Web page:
Class Notes

Posing as Politics and Other Thoughts on the American Scene

A “must read for thinking leftists” (Katha Pollitt of The Nation) from one of America’s most insightful intellectuals

Hailed by Publishers Weekly for its “forceful” and “bracing opinions on race and politics,” Class Notes is critic Adolph Reed Jr.’s latest blast of clear thinking on matters of race, class, and other American dilemmas. The book begins with a consideration of the theoretical and practical strategies of the U.S. left over the last three decades: Reed argues against the solipsistic approaches of cultural or identity politics, and in favor of class-based political interpretation and action.

Class Notes moves on to tackle race relations, ethnic studies, family values, welfare reform, the so-called underclass, and black public intellectuals in essays called “head-spinning” and “brilliantly executed” by David Levering Lewis.

Adolph Reed Jr. has earned a national reputation for his controversial evaluations of American politics. These essays illustrate why people like Katha Pollitt consider Reed “the smartest person of any race, class, or gender writing on race, class, and gender.”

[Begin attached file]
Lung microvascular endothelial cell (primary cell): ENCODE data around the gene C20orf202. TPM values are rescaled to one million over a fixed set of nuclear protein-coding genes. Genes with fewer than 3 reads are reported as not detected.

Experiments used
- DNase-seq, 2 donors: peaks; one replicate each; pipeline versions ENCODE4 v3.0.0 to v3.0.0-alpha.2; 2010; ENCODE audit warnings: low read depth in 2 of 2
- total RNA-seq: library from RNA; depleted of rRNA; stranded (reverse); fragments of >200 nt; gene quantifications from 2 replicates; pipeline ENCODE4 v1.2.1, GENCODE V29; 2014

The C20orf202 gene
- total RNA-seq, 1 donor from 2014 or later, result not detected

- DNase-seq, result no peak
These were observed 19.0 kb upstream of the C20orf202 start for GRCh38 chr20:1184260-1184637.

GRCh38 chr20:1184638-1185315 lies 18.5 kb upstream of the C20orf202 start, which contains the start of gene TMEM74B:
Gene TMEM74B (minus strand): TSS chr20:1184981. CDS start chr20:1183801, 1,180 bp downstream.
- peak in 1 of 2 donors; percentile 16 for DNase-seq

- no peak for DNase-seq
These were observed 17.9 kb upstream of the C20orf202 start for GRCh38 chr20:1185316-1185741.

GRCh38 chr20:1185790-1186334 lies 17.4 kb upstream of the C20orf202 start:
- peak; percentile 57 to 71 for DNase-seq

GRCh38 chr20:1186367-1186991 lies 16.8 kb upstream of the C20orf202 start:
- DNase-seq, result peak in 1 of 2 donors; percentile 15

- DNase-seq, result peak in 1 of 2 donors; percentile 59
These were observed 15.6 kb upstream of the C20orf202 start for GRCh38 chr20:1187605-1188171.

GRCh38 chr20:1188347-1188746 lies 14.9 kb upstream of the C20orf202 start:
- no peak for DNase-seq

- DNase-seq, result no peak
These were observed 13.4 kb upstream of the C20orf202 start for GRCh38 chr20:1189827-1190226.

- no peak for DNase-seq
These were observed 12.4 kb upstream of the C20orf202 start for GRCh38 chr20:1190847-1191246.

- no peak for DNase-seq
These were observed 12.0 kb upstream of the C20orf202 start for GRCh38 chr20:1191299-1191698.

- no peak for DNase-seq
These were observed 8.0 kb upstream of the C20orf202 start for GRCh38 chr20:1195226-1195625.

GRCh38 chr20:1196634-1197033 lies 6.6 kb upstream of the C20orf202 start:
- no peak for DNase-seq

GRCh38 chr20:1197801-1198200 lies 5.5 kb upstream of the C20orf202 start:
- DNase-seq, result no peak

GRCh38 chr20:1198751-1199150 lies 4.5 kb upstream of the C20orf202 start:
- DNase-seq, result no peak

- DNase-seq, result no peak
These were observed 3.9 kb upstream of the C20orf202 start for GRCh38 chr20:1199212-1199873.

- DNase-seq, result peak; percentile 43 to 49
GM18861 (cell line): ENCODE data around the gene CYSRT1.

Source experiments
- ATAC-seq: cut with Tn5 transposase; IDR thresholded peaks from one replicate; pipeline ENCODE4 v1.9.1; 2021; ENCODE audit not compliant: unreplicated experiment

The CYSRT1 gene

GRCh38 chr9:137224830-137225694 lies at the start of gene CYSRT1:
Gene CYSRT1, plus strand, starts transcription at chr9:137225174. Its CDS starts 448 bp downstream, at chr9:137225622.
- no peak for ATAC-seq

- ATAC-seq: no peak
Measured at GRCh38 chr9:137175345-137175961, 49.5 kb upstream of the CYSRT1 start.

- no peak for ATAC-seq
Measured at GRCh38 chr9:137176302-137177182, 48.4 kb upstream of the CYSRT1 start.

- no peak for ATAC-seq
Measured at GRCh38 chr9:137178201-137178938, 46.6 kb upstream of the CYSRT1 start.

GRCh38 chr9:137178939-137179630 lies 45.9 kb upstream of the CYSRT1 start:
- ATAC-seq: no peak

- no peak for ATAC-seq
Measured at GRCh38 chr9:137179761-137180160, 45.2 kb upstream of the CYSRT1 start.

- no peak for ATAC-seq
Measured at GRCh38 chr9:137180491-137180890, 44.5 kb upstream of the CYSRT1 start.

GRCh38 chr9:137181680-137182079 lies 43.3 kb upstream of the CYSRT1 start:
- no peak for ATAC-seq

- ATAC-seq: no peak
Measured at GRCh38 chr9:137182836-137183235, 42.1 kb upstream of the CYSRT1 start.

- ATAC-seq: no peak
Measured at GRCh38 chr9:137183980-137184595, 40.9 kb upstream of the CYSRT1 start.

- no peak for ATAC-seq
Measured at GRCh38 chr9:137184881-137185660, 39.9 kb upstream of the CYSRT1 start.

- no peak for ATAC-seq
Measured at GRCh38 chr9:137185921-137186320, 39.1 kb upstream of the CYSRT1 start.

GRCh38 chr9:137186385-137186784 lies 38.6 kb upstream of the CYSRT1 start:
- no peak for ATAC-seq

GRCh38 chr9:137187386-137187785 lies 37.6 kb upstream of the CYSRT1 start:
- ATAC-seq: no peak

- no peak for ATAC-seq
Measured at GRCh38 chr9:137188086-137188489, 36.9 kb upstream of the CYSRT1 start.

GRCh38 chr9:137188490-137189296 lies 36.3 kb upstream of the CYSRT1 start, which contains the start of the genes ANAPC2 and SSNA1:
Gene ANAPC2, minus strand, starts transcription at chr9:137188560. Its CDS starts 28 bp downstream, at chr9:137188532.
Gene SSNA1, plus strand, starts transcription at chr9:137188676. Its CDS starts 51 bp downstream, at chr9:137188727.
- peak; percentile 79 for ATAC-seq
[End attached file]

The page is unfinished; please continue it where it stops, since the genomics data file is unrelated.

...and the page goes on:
“Everything [Reed] writes is informed by a strong historical memory of a time when there was a ‘Movement’ and when the distance between rhetoric and conviction was much less than it is now.”
—Christopher Hitchens, The New York Times Book Review
“Opening Adolph Reed’s Class Notes is like boarding a roller coaster. What follows is an opinionated, headspinning loop, brilliantly executed, through the controversies of the recent past and immediate future. I strongly recommend taking the ride.”
—David Levering Lewis, author of W. E. B. DuBois: Biography of a Race, 1868–1919, winner of the 1994 Pulitzer Prize in Biography
“Brutally frank. . . . This book is definitely not your father’s old mobilization rhetoric.”
—Bill Quigley, professor of law, Loyola University
Class Notes sparkles with wit and wisdom. Reed’s essay on the political and intellectual left since the 1960s is the best analysis of American radicalism in print.”
—Judith Stein, professor of history, The City University of New York

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